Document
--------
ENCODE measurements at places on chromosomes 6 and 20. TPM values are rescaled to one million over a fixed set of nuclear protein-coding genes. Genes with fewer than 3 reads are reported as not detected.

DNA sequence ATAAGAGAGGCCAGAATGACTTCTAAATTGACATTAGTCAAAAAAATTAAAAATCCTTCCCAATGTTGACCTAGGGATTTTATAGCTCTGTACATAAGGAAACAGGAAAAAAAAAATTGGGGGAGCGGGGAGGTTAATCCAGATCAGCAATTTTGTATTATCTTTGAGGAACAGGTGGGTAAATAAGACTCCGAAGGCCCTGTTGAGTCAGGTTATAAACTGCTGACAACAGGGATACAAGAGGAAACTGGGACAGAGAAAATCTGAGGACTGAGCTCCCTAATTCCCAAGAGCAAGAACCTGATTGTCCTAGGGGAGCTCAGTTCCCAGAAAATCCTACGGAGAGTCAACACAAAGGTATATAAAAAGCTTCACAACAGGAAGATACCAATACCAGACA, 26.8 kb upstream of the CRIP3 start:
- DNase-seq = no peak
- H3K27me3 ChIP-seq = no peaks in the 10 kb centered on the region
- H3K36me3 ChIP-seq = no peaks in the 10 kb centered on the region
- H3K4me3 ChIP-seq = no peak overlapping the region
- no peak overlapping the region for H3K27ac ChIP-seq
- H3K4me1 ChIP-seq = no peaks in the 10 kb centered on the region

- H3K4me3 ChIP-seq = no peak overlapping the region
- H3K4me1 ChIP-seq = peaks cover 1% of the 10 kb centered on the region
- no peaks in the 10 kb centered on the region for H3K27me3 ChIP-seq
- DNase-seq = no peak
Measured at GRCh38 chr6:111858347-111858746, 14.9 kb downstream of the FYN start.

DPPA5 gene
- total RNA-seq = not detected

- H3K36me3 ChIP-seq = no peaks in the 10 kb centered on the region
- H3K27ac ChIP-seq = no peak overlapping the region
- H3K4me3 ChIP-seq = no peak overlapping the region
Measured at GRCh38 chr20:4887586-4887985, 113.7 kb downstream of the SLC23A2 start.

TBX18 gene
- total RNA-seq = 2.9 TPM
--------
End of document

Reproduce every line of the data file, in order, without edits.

ENCODE measurements at places on chromosomes 6 and 20. TPM values are rescaled to one million over a fixed set of nuclear protein-coding genes. Genes with fewer than 3 reads are reported as not detected.

DNA sequence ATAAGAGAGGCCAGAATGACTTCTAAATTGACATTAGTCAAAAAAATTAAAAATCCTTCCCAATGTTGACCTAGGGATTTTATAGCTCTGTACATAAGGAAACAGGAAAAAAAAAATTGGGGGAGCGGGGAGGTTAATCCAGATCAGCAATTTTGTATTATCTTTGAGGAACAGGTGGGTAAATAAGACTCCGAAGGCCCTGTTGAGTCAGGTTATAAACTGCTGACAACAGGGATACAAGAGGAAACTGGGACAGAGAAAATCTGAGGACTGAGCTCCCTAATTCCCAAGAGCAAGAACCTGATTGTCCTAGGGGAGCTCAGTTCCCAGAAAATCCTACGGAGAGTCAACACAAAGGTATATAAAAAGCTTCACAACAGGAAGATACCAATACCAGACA, 26.8 kb upstream of the CRIP3 start:
- DNase-seq = no peak
- H3K27me3 ChIP-seq = no peaks in the 10 kb centered on the region
- H3K36me3 ChIP-seq = no peaks in the 10 kb centered on the region
- H3K4me3 ChIP-seq = no peak overlapping the region
- no peak overlapping the region for H3K27ac ChIP-seq
- H3K4me1 ChIP-seq = no peaks in the 10 kb centered on the region

- H3K4me3 ChIP-seq = no peak overlapping the region
- H3K4me1 ChIP-seq = peaks cover 1% of the 10 kb centered on the region
- no peaks in the 10 kb centered on the region for H3K27me3 ChIP-seq
- DNase-seq = no peak
Measured at GRCh38 chr6:111858347-111858746, 14.9 kb downstream of the FYN start.

DPPA5 gene
- total RNA-seq = not detected

- H3K36me3 ChIP-seq = no peaks in the 10 kb centered on the region
- H3K27ac ChIP-seq = no peak overlapping the region
- H3K4me3 ChIP-seq = no peak overlapping the region
Measured at GRCh38 chr20:4887586-4887985, 113.7 kb downstream of the SLC23A2 start.

TBX18 gene
- total RNA-seq = 2.9 TPM